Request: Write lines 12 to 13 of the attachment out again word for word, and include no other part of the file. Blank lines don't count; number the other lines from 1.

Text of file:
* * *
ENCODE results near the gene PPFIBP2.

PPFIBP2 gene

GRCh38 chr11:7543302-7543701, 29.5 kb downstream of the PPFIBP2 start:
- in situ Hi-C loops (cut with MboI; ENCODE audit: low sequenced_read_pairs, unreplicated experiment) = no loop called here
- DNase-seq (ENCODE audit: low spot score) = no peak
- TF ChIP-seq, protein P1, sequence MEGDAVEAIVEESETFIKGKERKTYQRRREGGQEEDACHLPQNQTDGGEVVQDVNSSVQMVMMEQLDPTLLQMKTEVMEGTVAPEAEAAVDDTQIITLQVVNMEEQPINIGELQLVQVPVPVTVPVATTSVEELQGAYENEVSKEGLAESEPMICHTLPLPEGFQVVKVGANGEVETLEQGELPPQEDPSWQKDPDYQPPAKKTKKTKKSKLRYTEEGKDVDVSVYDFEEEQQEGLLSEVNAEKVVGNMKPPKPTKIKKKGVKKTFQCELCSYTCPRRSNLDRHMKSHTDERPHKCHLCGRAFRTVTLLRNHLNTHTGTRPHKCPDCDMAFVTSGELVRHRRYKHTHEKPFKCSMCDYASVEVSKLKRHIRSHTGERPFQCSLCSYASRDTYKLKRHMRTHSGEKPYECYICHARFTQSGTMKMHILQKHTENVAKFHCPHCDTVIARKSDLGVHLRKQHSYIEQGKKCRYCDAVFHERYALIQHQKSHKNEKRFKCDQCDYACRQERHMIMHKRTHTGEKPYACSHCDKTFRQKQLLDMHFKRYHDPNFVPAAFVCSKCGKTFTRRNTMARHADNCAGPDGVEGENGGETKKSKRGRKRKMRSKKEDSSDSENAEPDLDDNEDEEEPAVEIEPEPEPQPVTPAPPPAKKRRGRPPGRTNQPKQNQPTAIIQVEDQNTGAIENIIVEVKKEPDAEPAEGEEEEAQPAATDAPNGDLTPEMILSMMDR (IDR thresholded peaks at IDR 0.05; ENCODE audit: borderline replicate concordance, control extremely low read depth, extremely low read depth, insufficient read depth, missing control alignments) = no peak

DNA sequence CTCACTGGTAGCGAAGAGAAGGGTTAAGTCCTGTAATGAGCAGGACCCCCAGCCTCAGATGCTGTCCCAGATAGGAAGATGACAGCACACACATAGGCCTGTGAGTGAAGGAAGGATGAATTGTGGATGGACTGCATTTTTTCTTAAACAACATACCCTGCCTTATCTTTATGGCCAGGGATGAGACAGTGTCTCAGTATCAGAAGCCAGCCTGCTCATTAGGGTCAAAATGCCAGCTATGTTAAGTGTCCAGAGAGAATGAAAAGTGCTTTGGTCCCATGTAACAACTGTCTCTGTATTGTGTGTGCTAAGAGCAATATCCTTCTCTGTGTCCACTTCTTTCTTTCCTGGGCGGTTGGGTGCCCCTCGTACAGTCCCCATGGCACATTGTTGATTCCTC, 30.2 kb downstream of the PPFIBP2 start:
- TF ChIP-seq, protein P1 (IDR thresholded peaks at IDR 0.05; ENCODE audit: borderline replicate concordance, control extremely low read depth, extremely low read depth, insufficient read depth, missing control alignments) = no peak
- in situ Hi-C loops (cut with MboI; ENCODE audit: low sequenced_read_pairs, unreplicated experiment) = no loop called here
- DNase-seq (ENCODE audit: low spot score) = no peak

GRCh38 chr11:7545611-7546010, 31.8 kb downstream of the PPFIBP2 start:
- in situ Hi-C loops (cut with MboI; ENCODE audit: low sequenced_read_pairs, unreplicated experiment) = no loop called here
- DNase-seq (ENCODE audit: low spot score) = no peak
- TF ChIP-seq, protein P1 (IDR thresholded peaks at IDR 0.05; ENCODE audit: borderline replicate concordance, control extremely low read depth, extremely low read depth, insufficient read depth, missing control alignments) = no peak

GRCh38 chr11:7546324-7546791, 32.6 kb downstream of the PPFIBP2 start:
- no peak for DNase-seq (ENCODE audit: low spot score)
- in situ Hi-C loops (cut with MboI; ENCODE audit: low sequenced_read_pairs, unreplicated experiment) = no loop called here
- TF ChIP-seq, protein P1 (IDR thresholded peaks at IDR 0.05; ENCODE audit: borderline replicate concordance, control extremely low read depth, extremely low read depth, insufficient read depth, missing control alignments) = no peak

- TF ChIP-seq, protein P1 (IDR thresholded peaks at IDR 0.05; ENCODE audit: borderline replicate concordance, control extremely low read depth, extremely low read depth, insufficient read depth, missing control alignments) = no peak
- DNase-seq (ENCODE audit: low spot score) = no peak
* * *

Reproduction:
- in situ Hi-C loops (cut with MboI; ENCODE audit: low sequenced_read_pairs, unreplicated experiment) = no loop called here
- DNase-seq (ENCODE audit: low spot score) = no peak